Prized Arizona PG recruit Brandon Jennings isn’t going to wait for the NCAA Clearinghouse to give the thumbs-up to his recent SAT scores so he can be a one-and-done in Tucson — he’s decided to follow through on his initial thought and will be heading to Europe to burn his one season between graduating and entering the NBA Draft for 2009.
All I can say is: more power to him, and I hope this is the way talented ballers will go in the future.
I love college basketball, but I hate the pretense now required by the NBA that forces top prospects into a year at a big-name university before making millions. Yes, it’s nice to be able to recognize the lottery picks since they spent a year in the NCAA ranks, but is that really better for the game, the universities, and for the players? It’s definitely better for the game, as the NCAA is only game in town when it comes to exposure to pro scouts for American prospects. But it’s not better for the academic integrity of the universities (let us note that university presidents have no problems with this; this is about TV money to them) and it isn’t better for the players who want no part of pretending to be a student any longer.
When we go through the pretense of William Rhoden’s “Conveyor Belt”, which is the confluence of AAU leagues, big time college programs, and professional standards that the New York Times columnist expounded upon in 40 Million Dollar Slaves, we are feeding a system that does a disservice to the players.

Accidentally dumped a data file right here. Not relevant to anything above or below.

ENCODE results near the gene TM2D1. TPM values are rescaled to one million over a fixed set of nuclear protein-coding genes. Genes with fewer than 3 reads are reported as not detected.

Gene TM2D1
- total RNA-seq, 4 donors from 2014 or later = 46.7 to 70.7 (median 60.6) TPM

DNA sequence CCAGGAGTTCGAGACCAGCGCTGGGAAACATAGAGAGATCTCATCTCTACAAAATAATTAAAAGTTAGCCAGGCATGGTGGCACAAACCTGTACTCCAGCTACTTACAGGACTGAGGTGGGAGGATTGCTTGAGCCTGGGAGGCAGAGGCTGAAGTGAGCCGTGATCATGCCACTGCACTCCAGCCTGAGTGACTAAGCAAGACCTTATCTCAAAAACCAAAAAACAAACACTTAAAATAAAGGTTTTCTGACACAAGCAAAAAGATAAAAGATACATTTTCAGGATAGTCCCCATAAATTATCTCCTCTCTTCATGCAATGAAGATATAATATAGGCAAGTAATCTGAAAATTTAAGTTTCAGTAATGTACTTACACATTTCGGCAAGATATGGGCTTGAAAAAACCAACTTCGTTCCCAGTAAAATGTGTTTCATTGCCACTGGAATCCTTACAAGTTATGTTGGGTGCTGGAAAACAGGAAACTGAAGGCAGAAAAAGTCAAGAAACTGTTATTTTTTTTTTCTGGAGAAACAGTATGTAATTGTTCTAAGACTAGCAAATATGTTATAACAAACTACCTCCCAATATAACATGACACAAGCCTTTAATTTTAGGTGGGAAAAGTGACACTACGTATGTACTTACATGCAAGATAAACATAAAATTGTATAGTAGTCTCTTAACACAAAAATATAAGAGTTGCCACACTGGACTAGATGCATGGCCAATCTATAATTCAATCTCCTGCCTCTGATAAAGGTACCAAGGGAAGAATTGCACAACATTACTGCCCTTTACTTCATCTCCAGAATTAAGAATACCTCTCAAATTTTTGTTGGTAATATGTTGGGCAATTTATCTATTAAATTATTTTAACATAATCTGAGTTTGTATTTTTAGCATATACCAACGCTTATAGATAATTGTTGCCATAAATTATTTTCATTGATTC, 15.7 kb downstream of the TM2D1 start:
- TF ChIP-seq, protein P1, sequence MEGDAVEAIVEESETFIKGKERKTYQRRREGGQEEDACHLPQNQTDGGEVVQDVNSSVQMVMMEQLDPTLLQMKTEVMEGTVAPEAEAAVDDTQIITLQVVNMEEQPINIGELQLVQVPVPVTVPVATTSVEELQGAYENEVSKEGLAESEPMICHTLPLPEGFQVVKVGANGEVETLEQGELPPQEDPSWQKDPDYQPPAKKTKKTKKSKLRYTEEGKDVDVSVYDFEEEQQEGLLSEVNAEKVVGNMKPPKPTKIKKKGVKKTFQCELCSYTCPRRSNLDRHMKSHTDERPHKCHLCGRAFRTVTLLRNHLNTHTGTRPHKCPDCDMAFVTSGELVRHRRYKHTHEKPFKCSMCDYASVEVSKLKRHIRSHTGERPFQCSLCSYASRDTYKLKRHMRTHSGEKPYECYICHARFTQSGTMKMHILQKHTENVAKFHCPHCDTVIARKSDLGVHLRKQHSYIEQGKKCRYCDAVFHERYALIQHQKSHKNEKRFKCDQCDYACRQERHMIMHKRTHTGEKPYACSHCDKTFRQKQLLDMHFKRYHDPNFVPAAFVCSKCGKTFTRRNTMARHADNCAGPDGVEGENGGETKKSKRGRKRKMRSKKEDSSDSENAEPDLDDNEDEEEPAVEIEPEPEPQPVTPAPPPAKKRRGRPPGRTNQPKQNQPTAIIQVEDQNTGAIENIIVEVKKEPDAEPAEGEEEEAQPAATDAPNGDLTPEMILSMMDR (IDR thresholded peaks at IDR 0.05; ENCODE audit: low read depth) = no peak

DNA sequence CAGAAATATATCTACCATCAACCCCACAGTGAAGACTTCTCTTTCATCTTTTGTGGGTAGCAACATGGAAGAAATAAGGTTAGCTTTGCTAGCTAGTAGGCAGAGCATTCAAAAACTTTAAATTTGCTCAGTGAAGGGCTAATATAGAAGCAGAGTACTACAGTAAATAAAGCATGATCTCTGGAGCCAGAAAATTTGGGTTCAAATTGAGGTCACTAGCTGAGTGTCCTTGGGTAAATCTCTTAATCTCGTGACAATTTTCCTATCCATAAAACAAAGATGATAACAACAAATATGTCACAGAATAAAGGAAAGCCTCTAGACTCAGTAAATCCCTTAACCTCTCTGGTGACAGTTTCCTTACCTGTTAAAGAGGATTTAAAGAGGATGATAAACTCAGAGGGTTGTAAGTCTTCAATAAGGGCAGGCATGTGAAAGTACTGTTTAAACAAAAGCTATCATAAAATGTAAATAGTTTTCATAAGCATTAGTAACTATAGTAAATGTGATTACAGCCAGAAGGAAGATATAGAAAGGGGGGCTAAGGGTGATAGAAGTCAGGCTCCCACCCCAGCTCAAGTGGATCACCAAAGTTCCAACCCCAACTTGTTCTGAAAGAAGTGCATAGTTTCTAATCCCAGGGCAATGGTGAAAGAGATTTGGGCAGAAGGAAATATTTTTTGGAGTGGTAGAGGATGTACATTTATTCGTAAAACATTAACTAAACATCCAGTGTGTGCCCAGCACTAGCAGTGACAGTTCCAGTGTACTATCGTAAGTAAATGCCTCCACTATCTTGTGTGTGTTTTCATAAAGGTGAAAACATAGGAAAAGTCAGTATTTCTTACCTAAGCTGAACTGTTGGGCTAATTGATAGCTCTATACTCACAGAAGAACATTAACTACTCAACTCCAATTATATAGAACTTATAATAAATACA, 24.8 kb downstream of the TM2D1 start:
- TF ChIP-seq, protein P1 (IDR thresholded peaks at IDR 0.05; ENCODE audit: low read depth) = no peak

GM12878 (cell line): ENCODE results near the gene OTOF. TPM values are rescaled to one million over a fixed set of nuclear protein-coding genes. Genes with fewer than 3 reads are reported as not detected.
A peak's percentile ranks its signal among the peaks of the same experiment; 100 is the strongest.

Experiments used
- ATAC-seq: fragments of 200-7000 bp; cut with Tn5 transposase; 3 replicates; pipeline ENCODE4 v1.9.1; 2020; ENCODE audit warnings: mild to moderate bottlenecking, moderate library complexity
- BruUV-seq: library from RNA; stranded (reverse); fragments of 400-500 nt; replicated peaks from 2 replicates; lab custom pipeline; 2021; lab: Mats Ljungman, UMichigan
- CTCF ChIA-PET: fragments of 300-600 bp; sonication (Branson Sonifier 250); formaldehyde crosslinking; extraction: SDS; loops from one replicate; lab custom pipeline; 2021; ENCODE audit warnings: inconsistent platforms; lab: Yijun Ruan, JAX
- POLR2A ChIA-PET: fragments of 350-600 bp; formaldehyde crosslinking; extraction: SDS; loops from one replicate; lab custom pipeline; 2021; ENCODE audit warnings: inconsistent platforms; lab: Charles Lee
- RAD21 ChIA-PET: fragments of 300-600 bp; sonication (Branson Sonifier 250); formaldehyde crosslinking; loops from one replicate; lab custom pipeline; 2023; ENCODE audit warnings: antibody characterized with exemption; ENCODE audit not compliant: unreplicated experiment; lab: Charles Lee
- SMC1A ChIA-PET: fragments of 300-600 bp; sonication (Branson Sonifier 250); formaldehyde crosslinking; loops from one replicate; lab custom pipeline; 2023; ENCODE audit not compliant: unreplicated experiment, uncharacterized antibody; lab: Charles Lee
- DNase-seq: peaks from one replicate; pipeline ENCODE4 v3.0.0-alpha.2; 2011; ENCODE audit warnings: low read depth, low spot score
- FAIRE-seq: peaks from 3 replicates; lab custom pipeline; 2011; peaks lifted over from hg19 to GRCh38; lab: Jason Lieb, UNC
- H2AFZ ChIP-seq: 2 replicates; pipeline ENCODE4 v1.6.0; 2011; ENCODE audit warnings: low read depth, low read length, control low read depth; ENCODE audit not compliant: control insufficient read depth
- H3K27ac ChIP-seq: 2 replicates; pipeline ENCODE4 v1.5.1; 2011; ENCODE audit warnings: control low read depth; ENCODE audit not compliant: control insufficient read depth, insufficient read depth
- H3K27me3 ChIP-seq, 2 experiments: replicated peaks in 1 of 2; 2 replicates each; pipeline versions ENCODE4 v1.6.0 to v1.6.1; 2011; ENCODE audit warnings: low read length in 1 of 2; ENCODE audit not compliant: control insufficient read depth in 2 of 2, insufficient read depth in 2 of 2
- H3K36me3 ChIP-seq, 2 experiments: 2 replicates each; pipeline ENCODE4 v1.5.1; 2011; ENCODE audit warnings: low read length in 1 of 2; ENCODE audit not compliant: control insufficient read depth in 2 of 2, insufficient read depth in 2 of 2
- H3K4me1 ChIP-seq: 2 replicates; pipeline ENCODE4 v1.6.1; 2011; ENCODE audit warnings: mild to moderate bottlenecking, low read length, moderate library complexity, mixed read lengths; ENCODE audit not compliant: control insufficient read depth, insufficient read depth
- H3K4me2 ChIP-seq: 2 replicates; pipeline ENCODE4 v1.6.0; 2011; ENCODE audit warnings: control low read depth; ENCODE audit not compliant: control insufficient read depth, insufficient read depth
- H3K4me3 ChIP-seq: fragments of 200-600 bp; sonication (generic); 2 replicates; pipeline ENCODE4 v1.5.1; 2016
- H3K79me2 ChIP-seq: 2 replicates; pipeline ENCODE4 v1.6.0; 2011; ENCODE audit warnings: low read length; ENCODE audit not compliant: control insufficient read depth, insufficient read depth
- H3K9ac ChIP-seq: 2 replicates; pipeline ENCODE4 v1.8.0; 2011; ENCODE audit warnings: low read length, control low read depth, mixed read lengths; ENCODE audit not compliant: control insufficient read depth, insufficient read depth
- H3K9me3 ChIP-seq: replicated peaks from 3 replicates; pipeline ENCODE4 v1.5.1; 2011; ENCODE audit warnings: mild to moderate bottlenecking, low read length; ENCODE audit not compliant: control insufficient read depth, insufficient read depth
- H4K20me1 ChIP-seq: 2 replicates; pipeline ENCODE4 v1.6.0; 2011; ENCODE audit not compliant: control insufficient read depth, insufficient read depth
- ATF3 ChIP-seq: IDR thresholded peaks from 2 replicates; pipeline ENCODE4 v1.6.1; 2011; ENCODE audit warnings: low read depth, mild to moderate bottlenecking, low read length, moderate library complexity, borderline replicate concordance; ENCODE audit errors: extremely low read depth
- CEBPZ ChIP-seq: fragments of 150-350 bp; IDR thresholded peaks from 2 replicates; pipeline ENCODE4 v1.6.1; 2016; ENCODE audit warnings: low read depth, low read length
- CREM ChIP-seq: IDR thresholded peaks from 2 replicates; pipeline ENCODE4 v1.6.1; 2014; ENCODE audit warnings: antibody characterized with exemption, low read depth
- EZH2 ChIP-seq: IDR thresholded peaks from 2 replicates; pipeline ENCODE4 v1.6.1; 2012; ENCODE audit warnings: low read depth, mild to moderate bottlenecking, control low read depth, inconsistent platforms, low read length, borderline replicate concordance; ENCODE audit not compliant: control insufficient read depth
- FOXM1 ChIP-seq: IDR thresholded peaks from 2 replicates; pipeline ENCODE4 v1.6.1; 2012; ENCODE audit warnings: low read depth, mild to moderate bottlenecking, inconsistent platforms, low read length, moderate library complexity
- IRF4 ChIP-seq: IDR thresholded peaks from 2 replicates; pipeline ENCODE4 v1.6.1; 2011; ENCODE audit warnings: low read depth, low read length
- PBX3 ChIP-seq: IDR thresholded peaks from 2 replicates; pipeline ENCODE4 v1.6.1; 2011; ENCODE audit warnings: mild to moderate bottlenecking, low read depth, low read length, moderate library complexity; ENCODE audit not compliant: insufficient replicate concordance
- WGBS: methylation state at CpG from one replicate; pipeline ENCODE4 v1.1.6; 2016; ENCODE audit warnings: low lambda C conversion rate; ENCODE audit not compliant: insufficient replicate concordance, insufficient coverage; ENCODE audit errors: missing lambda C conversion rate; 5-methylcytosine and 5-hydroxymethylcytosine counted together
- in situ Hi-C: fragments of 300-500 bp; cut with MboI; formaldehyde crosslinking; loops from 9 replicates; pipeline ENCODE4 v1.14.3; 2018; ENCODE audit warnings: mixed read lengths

These are 18-year old students, many of them being shipped around in various public schools due to the desire to grow their basketball talent; some are well-educated, others aren’t. The reasons we buy into the “need” for collegiate athletes in basketball and football — and for those athletes to go to college — are thus:
- It’s the primary method of getting to the NBA or NFL, essentially respective minor leagues
- Many of the straight-to-NBA folks didn’t pan out
- There’s a lot of “everyone should go to college”, particularly towards young, black men from lower class neighborhoods involved
Neither of the latter two reasons should matter one iota in your mind. 18 year old kids should be able to ply a trade in the major leagues of any sport; if you can fight and die in a war, it seems silly that you can’t be drafted by an NBA team if you’re talented enough.
Eventually, Jennings’ decision became possible not only because the NBA insists on using the NCAA as its plantation and nursery for young talent (to the detriment of universities, who get to deal with the risk of having a one-and-done damage its APR rating and put scholarships at risk) but also due to its refusal to make the D-League into a promising enough option for players looking to make a decent wage and work their way up into the NBA.
If there’s any way I’d like this to end for Jennings, I want him to be a lottery pick in 2009, and prove that the path to the NBA through the Euroleague is a valid one. It will save us all — observers, collegians, players, students, and fans — from having to accept a completely false pretense as the standard for a sport, one that does a disservice to the player while lining the pockets of the schools, the conferences, and the NCAA.
UA signee Jennings picks Europe [Arizona Republic]